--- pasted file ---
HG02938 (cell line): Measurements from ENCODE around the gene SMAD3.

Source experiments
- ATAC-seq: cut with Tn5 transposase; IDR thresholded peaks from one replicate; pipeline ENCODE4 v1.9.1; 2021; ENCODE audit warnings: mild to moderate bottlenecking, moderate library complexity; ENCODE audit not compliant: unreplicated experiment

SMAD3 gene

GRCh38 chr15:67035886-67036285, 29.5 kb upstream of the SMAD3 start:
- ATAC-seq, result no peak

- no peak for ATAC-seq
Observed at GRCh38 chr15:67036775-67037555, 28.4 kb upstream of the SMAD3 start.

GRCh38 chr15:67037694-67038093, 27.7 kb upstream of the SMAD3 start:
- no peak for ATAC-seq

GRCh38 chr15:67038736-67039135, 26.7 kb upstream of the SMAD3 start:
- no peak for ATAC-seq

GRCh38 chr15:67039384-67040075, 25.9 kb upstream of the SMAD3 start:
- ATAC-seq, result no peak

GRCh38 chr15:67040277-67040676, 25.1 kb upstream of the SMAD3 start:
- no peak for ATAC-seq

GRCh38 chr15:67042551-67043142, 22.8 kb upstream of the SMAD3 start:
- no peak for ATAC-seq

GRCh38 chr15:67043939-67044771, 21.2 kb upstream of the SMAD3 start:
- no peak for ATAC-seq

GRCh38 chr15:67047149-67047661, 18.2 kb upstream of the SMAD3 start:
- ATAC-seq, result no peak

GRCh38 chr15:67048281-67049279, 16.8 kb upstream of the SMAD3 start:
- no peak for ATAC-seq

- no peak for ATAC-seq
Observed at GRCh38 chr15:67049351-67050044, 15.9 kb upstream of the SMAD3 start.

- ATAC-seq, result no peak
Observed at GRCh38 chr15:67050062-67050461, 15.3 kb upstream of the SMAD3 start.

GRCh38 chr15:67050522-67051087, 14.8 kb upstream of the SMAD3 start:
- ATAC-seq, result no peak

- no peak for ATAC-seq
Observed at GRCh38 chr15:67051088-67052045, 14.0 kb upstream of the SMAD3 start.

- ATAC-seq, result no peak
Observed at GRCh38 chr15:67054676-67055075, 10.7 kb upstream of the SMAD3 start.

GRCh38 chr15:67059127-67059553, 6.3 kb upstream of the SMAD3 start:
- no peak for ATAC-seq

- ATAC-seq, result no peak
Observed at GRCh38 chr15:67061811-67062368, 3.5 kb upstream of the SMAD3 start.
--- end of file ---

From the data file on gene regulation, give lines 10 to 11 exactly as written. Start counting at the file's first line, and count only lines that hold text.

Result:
- no peak for ATAC-seq

GRCh38 chr15:67038736-67039135, 26.7 kb upstream of the SMAD3 start: